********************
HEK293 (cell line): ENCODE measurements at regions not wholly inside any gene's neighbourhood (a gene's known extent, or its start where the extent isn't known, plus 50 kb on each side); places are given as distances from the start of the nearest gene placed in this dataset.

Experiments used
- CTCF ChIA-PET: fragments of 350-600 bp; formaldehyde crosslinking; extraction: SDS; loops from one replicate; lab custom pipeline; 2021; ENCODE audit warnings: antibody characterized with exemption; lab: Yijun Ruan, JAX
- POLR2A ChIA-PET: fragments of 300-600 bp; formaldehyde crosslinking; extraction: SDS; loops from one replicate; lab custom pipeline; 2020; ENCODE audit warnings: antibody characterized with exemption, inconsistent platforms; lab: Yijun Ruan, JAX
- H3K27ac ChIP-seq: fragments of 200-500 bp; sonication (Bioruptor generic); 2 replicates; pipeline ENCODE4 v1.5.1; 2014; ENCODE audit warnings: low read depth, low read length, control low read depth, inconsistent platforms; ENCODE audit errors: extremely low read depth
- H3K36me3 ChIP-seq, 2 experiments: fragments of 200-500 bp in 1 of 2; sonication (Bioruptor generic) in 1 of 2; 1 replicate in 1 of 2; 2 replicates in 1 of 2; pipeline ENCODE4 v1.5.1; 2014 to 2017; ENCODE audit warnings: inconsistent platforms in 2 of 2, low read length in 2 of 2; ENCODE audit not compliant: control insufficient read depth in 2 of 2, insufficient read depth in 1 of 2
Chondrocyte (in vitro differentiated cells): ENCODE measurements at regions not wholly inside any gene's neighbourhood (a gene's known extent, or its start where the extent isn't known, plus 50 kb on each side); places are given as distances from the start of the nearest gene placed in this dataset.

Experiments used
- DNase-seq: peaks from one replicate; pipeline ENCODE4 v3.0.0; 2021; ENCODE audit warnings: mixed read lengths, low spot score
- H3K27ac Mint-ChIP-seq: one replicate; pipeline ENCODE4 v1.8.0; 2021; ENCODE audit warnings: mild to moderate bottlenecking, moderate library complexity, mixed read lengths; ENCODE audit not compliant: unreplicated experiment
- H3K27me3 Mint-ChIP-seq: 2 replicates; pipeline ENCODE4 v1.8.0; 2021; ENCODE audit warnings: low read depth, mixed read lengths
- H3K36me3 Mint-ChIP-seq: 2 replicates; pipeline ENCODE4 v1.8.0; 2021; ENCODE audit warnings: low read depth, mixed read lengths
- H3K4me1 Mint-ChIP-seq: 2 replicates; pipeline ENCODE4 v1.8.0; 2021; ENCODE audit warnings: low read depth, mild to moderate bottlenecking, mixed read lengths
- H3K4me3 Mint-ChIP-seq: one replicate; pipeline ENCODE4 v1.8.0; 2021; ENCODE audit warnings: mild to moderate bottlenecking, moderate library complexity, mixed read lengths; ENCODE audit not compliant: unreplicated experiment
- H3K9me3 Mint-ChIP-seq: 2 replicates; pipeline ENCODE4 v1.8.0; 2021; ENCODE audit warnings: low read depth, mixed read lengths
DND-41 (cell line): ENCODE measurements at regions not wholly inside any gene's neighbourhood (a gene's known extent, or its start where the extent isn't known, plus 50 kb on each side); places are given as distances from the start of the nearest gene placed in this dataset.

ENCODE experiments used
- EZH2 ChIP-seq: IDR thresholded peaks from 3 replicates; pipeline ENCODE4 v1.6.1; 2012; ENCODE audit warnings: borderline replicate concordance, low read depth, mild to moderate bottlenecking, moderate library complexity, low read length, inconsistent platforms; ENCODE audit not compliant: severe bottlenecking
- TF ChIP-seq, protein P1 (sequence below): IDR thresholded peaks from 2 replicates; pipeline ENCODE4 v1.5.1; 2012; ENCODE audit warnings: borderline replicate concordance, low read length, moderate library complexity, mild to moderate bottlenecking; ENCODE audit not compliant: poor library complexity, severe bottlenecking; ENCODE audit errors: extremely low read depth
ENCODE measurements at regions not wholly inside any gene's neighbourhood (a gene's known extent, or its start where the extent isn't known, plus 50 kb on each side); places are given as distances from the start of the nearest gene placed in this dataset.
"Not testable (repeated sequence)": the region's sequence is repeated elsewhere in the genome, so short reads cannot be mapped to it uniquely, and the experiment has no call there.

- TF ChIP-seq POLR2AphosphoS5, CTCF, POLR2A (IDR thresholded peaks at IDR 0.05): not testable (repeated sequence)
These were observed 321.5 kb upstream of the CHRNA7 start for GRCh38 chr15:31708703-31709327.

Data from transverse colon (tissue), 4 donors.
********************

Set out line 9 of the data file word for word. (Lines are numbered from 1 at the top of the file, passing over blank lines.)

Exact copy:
- DNase-seq: peaks from one replicate; pipeline ENCODE4 v3.0.0; 2021; ENCODE audit warnings: mixed read lengths, low spot score